A Return to Speeding
Most people who’ve been listening to music have at least one memory related to British big-beat duo the Chemical Brothers, who along with acts like Daft Punk, The Prodigy and Fatboy Slim brought their kind of DJ-centric electronic music into the mainstream. It’s those memories that make the latest Chemical Brothers album, Born in the Echoes, a gem. It would be easy to disappoint with expectations so high, but the Chemical Brothers prove here they’ve still got it.
With a robust set of heavy tracks, an eclectic line-up of oddball and superstar collaborations, and even a promo video directed by Michel Gondry, it’s almost like traveling back in time to the late ’90s and early ’00s era of new electronica bleeding out of clubs and into MTV. Their sound is, for the most part, highly polished, highly computerized and highly energetic. The Chemical Brothers have never been big on introspection in their music, and Born in the Echoes is obviously not dominated by its slow and quiet moments. Rather, tracks like “Go” and “I’ll See You There” are focused on the buildup and the break in energy.
“Go” features a snappy club rhythm, Devo-esque synth lines and catchy vocals from Q-Tip, which all seem to be in constant acceleration. After the tension and volume build through the chorus, the song immediately snaps back into line and starts rebuilding, like a revving engine that drops RPM’s only to shift up a gear and go faster. It’s an escalator perpetually going up and perpetually landing on the ground floor, an Escher infinite stairway in musical form.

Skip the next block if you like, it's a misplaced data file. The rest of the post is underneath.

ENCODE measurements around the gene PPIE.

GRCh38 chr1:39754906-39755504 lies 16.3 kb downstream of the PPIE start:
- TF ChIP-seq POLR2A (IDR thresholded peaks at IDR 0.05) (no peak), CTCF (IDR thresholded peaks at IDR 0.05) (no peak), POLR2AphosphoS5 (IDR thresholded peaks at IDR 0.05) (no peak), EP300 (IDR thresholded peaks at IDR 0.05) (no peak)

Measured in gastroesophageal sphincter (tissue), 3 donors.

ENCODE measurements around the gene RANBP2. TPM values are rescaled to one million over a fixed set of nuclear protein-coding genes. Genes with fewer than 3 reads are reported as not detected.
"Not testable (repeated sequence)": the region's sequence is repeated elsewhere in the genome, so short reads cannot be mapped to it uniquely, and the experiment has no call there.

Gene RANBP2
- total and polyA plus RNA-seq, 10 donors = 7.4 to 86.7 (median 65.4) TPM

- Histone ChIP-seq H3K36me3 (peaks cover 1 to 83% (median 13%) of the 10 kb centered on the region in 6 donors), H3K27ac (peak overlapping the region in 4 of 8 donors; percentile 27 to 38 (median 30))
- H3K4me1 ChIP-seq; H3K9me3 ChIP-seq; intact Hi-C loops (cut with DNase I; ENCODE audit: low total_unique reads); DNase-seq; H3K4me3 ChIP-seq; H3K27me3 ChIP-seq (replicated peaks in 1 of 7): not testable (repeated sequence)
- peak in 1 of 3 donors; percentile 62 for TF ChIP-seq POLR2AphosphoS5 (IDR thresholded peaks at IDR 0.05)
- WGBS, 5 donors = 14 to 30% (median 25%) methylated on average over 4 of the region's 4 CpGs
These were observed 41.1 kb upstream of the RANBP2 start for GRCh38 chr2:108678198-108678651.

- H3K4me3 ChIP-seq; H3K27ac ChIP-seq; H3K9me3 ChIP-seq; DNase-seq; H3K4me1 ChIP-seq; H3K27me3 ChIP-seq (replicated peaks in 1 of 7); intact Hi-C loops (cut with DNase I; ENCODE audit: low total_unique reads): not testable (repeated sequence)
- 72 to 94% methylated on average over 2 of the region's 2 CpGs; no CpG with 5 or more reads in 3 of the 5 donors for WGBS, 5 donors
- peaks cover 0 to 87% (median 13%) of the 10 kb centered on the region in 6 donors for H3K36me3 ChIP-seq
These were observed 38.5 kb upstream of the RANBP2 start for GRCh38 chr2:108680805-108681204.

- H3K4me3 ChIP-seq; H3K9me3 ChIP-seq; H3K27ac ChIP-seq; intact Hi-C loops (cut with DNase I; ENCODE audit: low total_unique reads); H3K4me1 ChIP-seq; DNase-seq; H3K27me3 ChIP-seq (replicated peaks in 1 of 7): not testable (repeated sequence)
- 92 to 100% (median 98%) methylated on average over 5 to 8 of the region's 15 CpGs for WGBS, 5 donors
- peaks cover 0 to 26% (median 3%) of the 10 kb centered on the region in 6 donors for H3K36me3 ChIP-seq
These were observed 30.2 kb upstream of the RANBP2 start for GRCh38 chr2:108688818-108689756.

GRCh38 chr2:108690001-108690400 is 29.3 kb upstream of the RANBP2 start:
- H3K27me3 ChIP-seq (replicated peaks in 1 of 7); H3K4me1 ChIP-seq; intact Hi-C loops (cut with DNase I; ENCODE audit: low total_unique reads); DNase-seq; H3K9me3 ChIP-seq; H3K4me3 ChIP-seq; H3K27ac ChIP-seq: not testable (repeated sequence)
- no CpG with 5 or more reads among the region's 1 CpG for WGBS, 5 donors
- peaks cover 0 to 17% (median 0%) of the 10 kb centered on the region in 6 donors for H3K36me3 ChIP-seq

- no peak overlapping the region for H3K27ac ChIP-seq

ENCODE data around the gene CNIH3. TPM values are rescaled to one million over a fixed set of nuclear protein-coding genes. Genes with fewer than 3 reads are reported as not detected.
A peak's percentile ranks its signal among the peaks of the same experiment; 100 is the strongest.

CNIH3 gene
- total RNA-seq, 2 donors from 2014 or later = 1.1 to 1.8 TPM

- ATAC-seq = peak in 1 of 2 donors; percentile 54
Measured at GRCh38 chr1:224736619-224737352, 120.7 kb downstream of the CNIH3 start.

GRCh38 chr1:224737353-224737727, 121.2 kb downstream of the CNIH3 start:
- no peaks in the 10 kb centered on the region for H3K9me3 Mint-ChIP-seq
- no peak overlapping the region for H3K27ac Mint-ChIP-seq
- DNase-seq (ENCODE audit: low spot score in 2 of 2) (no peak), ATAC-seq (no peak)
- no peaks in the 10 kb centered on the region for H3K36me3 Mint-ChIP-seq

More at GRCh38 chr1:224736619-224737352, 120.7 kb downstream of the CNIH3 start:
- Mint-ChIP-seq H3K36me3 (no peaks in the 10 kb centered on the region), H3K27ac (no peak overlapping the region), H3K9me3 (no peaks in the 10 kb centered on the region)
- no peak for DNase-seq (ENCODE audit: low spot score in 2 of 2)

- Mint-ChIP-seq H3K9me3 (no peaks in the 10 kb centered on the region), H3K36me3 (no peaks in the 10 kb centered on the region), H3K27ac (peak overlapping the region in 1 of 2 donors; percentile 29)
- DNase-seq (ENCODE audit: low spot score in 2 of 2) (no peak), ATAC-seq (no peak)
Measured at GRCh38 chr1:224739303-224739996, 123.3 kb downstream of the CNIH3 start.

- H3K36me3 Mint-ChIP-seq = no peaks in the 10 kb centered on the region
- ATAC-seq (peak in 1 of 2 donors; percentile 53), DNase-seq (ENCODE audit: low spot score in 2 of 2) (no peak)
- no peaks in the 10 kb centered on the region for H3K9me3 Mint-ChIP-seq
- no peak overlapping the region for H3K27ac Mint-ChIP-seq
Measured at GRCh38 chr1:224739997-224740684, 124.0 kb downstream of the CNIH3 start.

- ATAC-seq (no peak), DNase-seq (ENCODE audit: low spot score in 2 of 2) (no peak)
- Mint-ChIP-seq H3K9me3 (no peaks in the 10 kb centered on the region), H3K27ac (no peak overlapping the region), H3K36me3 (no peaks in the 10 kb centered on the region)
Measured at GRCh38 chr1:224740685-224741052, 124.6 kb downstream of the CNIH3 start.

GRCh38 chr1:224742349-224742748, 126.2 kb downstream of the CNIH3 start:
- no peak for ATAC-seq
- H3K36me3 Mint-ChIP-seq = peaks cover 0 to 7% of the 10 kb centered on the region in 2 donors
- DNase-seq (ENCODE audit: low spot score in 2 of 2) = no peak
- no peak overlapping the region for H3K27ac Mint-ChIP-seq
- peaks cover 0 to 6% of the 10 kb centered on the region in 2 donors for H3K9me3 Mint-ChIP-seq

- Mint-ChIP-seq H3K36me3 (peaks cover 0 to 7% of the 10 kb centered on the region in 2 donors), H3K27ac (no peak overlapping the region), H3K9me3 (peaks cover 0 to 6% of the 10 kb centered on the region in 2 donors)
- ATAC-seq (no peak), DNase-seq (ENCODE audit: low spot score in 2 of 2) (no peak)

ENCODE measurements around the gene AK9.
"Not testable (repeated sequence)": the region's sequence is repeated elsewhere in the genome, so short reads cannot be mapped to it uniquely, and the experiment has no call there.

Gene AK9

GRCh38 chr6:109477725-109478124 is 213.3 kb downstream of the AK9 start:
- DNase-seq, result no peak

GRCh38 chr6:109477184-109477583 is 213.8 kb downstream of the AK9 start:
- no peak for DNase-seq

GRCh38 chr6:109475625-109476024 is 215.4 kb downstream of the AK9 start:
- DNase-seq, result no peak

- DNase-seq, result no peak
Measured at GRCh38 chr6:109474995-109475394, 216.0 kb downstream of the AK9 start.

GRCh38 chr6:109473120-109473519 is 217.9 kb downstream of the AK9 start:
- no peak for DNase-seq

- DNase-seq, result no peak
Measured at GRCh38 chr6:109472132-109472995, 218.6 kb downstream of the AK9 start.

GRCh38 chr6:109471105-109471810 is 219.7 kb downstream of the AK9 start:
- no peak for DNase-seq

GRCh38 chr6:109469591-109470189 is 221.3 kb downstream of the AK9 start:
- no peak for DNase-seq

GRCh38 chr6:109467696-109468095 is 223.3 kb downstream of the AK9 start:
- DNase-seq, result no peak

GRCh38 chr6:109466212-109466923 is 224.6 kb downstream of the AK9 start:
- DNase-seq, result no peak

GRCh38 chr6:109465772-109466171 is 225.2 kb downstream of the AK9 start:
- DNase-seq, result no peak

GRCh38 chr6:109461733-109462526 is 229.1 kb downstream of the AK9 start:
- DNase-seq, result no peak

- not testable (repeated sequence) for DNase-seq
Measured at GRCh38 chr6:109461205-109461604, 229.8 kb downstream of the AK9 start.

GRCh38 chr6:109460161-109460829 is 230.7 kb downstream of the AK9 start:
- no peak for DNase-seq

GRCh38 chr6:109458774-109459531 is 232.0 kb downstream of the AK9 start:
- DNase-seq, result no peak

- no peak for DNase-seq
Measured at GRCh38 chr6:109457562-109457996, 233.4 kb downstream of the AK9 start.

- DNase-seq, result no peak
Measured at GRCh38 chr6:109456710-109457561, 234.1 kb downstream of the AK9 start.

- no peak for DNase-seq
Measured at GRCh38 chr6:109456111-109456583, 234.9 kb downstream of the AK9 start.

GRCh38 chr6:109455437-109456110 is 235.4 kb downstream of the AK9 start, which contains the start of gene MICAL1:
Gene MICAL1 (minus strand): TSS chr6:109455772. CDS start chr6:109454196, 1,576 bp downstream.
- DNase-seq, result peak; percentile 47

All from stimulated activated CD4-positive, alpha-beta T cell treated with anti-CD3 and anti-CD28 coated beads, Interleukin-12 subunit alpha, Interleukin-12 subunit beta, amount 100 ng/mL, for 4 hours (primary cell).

One of the albums’ most interesting moments comes in “Under Neon Lights,” a St. Vincent collaboration that fuses a Kraftwerk/YMO-inspired sound palette with lyrics of an unexpectedly avant-garde melancholy. Suicide is a theme that rarely makes its way into this kind of high-energy dance music, but it works strangely well here. The album’s real centerpiece, however, is clearly “Reflexion,” a track that is clearly built for going fast and getting lost. It feels a bit like the Chemical Brothers’ own past single “Star Guitar,” both being bright and optimistic dance songs with a sense of constant motion, like they’re speeding along a road to nowhere. The percussion-free “Radiate” shows melody is clearly not the duo’s strongest suit, but they get points for giving it a shot.
With Born in the Echoes, the Chemical Brothers manage to look back to their past spirit while still staying relevant and contemporary. It would be tough to ask for a more solid album — even the filler tracks have their place here. Long story short, the Brothers still know how to bang.